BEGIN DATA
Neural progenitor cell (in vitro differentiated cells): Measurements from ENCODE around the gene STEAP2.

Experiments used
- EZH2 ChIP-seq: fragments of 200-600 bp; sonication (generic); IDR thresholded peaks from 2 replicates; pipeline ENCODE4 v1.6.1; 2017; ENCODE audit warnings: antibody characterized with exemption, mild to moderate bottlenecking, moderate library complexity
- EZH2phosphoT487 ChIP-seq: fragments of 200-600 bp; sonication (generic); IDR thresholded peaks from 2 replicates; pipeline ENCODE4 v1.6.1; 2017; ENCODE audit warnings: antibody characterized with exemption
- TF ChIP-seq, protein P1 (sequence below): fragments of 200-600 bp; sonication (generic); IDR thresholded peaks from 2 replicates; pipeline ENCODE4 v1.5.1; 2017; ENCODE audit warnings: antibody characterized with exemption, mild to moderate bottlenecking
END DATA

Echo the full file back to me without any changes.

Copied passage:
Neural progenitor cell (in vitro differentiated cells): Measurements from ENCODE around the gene STEAP2.

Experiments used
- EZH2 ChIP-seq: fragments of 200-600 bp; sonication (generic); IDR thresholded peaks from 2 replicates; pipeline ENCODE4 v1.6.1; 2017; ENCODE audit warnings: antibody characterized with exemption, mild to moderate bottlenecking, moderate library complexity
- EZH2phosphoT487 ChIP-seq: fragments of 200-600 bp; sonication (generic); IDR thresholded peaks from 2 replicates; pipeline ENCODE4 v1.6.1; 2017; ENCODE audit warnings: antibody characterized with exemption
- TF ChIP-seq, protein P1 (sequence below): fragments of 200-600 bp; sonication (generic); IDR thresholded peaks from 2 replicates; pipeline ENCODE4 v1.5.1; 2017; ENCODE audit warnings: antibody characterized with exemption, mild to moderate bottlenecking